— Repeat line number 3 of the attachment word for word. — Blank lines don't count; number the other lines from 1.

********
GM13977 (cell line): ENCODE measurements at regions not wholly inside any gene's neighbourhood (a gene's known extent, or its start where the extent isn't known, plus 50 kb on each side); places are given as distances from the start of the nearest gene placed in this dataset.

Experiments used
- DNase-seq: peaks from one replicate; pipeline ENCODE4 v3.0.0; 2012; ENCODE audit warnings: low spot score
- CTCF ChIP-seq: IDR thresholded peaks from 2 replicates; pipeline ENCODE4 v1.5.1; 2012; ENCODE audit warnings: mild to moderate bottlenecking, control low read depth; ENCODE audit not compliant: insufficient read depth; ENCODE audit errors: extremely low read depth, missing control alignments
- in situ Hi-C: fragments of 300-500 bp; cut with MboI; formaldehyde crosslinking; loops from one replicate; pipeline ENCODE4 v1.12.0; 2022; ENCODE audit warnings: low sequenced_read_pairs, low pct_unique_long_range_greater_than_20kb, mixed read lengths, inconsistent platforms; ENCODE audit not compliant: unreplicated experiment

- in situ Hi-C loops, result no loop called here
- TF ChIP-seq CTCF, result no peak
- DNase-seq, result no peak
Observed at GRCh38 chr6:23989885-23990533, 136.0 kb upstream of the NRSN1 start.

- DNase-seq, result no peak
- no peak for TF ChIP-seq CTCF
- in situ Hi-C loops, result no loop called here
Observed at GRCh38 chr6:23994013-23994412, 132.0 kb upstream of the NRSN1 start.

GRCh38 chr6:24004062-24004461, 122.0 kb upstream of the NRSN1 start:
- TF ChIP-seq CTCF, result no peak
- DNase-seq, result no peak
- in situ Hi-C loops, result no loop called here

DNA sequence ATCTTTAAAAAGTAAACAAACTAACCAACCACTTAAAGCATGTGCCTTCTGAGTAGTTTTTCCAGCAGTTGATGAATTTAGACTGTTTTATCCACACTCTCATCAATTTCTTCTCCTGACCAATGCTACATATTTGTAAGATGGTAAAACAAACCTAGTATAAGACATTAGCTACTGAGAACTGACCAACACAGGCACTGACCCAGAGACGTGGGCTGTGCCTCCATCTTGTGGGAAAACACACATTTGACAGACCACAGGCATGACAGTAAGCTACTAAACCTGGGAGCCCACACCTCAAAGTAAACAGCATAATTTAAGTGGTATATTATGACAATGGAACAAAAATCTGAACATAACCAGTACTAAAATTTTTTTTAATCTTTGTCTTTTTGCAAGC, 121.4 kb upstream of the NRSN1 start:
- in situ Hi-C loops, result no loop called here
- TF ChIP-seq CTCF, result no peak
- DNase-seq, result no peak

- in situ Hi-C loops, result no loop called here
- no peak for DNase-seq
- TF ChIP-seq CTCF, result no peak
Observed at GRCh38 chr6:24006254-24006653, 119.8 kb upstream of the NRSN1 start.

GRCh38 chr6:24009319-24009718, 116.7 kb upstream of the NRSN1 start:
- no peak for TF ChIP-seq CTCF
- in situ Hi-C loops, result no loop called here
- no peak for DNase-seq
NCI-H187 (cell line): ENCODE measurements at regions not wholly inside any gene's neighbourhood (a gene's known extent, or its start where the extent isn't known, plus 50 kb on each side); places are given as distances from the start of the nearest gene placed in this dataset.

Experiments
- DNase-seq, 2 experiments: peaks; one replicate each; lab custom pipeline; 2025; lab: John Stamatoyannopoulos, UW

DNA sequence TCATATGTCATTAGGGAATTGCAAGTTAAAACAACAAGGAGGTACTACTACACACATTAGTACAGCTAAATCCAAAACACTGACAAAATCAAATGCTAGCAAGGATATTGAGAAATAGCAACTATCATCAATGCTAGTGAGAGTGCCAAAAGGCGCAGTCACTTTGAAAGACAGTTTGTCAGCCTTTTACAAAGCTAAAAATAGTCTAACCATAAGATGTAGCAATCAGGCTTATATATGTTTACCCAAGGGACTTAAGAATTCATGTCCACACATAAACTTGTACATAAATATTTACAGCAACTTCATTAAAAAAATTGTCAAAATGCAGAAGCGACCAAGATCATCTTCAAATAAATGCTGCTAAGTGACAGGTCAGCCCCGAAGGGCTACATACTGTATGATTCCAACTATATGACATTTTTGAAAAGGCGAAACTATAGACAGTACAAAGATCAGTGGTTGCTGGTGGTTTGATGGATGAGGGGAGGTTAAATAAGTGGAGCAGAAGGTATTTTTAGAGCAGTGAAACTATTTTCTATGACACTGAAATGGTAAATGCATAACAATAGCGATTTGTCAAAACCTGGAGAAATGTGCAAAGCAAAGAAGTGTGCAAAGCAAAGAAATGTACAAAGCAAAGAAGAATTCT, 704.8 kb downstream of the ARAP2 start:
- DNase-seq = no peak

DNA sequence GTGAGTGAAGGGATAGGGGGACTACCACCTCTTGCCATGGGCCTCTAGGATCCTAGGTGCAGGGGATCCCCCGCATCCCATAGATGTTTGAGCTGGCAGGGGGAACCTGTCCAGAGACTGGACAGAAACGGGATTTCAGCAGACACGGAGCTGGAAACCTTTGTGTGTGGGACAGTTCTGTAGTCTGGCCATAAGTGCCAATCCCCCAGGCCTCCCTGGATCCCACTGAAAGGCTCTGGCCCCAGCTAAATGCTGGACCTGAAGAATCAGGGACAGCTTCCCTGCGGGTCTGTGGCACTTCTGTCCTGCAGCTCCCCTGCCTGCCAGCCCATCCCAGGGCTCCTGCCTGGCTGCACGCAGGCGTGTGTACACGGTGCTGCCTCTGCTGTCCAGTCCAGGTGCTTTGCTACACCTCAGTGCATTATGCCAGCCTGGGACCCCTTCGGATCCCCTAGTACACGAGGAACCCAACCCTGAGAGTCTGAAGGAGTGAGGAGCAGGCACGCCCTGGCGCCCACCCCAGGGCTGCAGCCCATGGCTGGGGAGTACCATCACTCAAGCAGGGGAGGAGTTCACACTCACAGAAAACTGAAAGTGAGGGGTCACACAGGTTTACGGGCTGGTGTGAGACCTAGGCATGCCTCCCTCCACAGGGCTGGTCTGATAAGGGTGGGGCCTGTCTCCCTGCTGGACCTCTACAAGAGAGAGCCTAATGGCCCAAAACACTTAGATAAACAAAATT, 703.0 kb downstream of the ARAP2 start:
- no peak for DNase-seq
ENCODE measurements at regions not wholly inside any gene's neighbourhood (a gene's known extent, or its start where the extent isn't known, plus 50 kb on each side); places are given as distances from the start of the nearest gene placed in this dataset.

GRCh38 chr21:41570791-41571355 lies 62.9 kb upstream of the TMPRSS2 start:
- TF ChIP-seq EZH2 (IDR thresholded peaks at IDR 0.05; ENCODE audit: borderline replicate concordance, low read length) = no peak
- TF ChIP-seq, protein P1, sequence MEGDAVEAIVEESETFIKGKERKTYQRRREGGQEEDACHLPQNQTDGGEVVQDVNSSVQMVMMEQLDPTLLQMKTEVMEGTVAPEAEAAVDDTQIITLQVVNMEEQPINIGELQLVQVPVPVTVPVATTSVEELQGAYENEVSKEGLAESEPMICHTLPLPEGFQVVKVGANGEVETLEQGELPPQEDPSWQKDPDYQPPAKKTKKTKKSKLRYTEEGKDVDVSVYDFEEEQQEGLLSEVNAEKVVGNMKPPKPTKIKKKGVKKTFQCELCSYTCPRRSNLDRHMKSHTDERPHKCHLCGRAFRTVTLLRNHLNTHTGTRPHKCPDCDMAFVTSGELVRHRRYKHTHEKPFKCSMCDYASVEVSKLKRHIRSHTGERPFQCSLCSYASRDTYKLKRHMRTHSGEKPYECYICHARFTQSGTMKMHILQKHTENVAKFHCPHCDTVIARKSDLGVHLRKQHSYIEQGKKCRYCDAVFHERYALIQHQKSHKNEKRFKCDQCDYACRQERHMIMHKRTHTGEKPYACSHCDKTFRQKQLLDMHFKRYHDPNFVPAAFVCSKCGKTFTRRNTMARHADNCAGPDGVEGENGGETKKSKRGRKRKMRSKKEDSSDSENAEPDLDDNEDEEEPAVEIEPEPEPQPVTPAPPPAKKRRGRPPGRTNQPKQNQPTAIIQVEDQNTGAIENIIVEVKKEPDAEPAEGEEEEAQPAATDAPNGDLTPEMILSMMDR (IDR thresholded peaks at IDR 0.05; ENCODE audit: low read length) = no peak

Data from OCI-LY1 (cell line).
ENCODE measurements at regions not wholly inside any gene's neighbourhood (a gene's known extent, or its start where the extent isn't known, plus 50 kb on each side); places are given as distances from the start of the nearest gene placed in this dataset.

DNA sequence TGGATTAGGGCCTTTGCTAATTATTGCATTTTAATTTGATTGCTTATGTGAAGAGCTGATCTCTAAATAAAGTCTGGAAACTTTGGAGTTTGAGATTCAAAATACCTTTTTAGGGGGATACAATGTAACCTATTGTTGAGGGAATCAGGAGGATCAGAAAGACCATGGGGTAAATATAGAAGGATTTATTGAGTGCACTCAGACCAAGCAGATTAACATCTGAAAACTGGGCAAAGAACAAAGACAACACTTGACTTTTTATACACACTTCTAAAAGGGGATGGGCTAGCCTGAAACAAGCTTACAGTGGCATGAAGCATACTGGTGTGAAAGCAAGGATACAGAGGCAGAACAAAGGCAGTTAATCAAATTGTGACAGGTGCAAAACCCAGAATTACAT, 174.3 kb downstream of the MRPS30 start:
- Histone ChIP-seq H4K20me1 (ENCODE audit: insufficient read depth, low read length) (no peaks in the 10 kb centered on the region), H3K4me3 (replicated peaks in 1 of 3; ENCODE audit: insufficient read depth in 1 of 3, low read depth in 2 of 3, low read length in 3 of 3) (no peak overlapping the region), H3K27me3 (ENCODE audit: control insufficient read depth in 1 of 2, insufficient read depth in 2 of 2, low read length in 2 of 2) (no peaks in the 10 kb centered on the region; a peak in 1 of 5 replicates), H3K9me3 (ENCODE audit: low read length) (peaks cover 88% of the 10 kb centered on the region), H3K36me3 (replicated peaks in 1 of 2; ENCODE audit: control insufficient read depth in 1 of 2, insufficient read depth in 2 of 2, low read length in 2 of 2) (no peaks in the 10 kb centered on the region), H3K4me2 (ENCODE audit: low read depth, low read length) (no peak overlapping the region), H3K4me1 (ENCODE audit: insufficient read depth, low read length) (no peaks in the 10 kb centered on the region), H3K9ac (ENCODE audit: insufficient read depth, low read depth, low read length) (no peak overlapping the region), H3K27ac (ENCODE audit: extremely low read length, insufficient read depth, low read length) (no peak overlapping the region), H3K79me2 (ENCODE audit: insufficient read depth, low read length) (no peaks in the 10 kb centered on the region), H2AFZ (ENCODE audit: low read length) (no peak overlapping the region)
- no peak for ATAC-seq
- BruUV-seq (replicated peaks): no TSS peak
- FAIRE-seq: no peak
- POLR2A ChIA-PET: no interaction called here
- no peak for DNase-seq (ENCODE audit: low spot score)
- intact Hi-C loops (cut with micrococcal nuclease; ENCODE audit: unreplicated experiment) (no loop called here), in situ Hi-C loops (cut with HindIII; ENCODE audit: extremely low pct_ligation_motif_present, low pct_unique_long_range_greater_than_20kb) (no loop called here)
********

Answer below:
- DNase-seq: peaks from one replicate; pipeline ENCODE4 v3.0.0; 2012; ENCODE audit warnings: low spot score